‘I’m afraid the Nazis have succeeded with their propaganda,’ William L. Shirer wrote on 16 August 1936, as the Games ended. ‘First, they have run the games on a lavish scale never before experienced, and this has appealed to the athletes. Second, they have put up a very good front for the general visitors, especially the big businessmen,’ some of whom told the American correspondent that they had been ‘favourably impressed by the Nazi “set-up” ’. The story had been the same at the Winter Olympics earlier in the year, though Shirer had got into trouble with the Propaganda Ministry for filing a report that ‘Nazi officials had taken all the good hotels for themselves, and had put the press in inconvenient bed-and-breakfast accommodation, which was true’. Shirer had also reported to his American readers that the Nazis at Garmisch had ‘pulled down all the signs saying that Jews were unwanted (they’re all over Germany) and that the Olympic visitors would thus be spared any signs of the kind of treatment meted out to Jews in this country’.132This was also true. Hitler explicitly distanced himself from The Stormer in June 1936 as a sop to international opinion, and copies of the paper were withdrawn from display in the Reich capital while the Games were on.133 His major speeches in 1936 barely mentioned the Jews at all.134 On 13 August 1936 Victor Klemperer noted that for the Nazi regime, the Olympics were a through-and-through political undertaking. ‘German Renaissance through Hitler’, I read recently. People at home and abroad are constantly being told that they are here witnessing the revival, the blossoming, the new mind, the unity, the steadfastness and glory, of course also the peacefulness of the spirit of the Third Reich, that lovingly embraces the entire world. The slogan-chanting mobs are banned (for the duration of the Olympics), campaigns against the Jews, warlike speeches, everything disreputable has vanished from the newspapers until 16 August, and still, day and night, the swastika flags are flying everywhere.135

Nevertheless, despite all this, Hess’s deputy Martin Bormann had reminded Party officials in February 1936 that ‘the aim of the NSDAP, to shut out Jewry bit by bit from every sphere of life of the German people, remains irremoveably fixed’. That this aim had in no way been modified or abandoned became clear almost as soon as the Summer Olympics were over.136

V

Meanwhile, several thousand Jews who had left the country in 1933 had actually returned in the following years as the situation on the streets seemed to calm down in comparison to the mass violence of the seizure of power and the leading figures in the regime seemed to soft-pedal their antisemitic rhetoric. Restrictions placed by the French government on the employment of foreign workers as the Depression began to hit France severely in 1934 drove many German-Jewish exiles there back to their homeland. Noting the arrival of such ‘elements who are to be looked upon as undesirable’ in the early months of 1935, the Bavarian political police decreed:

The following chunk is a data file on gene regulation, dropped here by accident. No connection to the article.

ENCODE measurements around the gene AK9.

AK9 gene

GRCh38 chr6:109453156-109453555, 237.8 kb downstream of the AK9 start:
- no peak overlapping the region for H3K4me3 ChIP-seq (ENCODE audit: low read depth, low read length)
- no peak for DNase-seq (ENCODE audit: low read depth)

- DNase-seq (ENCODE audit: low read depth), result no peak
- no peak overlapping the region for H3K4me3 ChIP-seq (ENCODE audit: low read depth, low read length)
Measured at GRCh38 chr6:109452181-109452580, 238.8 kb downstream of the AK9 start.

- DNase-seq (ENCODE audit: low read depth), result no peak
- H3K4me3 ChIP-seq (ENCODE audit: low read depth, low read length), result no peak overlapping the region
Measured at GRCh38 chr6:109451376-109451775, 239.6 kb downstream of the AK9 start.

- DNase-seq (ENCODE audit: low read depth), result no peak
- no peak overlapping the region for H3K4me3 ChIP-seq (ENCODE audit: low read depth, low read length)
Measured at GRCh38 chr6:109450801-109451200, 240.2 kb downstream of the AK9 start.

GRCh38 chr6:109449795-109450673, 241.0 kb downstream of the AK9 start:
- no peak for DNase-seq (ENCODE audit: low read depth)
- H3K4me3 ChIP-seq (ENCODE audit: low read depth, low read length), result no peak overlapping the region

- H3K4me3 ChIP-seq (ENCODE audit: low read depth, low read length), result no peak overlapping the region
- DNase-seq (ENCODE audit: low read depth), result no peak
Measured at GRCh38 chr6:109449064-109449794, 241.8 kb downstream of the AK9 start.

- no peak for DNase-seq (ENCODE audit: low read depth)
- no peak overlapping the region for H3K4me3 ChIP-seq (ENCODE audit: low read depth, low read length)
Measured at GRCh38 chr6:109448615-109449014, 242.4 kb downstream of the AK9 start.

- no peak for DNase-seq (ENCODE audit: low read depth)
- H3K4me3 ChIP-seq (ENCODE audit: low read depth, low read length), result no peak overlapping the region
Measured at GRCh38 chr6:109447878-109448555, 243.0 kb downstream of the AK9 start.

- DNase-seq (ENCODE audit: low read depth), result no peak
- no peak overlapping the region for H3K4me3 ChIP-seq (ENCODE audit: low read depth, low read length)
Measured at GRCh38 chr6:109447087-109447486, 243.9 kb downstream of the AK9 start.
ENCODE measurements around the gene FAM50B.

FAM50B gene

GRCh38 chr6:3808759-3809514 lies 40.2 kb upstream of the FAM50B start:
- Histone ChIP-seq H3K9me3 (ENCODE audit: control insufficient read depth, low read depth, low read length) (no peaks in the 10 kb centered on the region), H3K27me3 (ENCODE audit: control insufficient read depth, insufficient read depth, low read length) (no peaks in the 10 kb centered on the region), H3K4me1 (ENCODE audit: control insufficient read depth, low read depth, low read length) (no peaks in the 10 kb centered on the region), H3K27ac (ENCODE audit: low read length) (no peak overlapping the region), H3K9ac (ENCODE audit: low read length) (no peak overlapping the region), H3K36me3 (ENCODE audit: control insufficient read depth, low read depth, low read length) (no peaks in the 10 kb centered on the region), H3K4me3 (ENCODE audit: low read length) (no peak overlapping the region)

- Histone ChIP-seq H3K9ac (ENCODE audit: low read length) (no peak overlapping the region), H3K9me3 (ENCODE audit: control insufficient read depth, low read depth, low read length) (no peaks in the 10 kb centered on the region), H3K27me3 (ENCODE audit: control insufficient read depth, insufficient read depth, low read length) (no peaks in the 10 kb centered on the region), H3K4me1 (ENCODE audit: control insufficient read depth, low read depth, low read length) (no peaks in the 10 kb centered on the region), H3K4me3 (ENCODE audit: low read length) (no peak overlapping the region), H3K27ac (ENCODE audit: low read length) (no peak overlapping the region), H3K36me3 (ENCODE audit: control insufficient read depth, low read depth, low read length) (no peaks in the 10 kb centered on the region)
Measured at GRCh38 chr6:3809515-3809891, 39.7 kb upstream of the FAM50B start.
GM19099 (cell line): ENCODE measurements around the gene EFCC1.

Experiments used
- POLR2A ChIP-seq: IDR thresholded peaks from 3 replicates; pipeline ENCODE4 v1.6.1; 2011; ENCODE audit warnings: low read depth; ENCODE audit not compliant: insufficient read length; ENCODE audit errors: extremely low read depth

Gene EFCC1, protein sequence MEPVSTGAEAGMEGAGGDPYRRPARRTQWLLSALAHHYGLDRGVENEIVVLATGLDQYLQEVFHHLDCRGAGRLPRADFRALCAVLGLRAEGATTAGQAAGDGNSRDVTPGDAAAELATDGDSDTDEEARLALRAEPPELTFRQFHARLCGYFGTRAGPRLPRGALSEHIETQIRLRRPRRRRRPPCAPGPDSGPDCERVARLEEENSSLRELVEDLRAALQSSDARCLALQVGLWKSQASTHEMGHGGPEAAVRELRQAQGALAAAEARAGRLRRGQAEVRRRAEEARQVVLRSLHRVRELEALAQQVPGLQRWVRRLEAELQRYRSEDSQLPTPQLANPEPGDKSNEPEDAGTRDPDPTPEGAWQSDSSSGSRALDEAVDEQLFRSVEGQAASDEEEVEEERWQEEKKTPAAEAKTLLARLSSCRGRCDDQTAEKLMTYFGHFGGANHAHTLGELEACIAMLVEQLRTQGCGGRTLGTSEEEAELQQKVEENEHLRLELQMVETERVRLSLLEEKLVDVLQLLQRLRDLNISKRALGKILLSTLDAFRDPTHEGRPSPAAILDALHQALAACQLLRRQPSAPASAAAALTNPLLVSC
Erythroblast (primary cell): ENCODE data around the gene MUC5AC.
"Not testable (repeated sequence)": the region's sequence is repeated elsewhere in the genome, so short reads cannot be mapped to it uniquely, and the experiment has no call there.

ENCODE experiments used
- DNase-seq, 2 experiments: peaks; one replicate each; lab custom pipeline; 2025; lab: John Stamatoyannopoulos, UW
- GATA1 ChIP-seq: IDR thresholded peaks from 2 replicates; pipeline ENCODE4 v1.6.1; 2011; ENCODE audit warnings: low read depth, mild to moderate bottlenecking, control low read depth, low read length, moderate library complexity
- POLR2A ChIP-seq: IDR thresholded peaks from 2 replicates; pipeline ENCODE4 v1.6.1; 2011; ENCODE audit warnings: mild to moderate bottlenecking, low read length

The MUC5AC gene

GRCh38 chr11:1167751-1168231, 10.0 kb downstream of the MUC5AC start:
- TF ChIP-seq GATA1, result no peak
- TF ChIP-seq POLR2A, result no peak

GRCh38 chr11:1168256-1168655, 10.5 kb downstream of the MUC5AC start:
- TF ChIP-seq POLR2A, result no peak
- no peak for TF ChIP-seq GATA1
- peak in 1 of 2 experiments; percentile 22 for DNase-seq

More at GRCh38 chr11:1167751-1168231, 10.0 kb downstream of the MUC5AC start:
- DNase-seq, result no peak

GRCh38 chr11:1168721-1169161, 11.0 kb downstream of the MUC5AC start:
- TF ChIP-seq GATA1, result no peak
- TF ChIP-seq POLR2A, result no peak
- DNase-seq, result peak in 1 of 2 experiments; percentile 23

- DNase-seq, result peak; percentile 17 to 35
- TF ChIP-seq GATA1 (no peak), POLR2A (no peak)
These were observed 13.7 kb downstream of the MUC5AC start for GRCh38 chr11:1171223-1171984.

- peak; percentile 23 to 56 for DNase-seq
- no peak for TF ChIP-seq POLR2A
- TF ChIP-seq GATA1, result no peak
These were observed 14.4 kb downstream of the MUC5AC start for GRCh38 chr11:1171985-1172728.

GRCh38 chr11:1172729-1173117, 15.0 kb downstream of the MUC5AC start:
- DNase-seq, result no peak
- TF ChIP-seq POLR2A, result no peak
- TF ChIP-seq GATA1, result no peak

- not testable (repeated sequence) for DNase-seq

It can basically be taken that non-Aryans have emigrated for political reasons, even if they have said that they went abroad to start a new life for themselves. Returning male emigrants will be sent to the Dachau concentration camp; returning women will go to the concentration camp at Moringen.137

Much worse was to come.138 Moreover, whatever the cosmetic adjustments the Nazis made to their antisemitic policies in the course of 1936, the Aryanization of Jewish businesses continued unabated throughout the year, and indeed the promulgation of the Four-Year Plan in the autumn, as we have seen, brought with it a sharp acceleration of the programme’s pace. It was accompanied by a fresh wave of intimidatory boycotts in many parts of the country, a fact that suggested strongly that many German shoppers were still patronizing Jewish businesses and that the Nazi leadership at every level was becoming increasingly frustrated at this situation. The Gestapo launched a concerted action to break the long-established custom of peasants in many parts of Germany using Jewish cattle-dealers to buy and sell their livestock. Peasant farmers who stubbornly kept up their links were threatened with the withdrawal of their hunting licences, the denial of Winter Aid and other measures, while Jewish cattle-dealers were arrested or physically expelled from markets and slaughterhouses, and their record-books confiscated and handed over to non-Jewish rivals. By the end of 1937, they had largely been driven out of business as a result. 139